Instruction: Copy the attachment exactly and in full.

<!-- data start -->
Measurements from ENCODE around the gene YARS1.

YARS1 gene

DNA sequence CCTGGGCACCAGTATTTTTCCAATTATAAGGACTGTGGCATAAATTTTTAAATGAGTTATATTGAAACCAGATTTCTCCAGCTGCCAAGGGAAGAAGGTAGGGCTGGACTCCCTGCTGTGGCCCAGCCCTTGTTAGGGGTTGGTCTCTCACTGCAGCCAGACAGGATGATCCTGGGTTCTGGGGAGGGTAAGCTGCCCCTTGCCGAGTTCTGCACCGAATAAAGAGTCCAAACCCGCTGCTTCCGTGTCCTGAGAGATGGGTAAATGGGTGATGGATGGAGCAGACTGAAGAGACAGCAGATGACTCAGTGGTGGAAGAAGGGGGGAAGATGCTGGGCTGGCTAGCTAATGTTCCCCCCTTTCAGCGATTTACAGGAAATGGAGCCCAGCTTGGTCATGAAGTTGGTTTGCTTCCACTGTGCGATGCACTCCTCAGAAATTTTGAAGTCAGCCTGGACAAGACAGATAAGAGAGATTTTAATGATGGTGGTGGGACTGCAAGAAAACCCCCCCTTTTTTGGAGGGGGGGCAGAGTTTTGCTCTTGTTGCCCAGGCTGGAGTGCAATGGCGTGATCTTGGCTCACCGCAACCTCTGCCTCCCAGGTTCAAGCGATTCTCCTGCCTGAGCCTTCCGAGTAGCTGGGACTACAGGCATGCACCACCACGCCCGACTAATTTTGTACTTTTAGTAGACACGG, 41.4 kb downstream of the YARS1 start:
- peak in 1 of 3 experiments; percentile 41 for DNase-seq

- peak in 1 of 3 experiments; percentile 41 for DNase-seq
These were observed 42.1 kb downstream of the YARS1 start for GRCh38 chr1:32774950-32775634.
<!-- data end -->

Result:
Measurements from ENCODE around the gene YARS1.

YARS1 gene

DNA sequence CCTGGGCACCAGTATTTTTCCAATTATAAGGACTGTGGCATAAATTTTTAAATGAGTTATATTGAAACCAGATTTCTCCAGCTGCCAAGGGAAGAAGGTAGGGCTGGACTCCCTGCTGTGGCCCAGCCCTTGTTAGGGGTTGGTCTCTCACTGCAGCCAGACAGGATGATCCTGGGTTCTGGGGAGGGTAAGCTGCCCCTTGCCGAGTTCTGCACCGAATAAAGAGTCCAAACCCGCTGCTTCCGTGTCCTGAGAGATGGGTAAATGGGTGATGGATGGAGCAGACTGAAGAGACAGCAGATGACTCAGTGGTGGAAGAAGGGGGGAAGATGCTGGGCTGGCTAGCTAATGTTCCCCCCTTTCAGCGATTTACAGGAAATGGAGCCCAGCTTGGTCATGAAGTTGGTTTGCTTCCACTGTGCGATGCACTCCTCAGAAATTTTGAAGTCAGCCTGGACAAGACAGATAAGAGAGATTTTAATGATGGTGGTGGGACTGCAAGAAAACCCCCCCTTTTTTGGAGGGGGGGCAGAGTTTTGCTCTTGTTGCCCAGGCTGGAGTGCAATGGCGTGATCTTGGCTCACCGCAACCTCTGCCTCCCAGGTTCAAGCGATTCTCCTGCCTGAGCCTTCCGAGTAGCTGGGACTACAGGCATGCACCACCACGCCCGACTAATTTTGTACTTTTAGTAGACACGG, 41.4 kb downstream of the YARS1 start:
- peak in 1 of 3 experiments; percentile 41 for DNase-seq

- peak in 1 of 3 experiments; percentile 41 for DNase-seq
These were observed 42.1 kb downstream of the YARS1 start for GRCh38 chr1:32774950-32775634.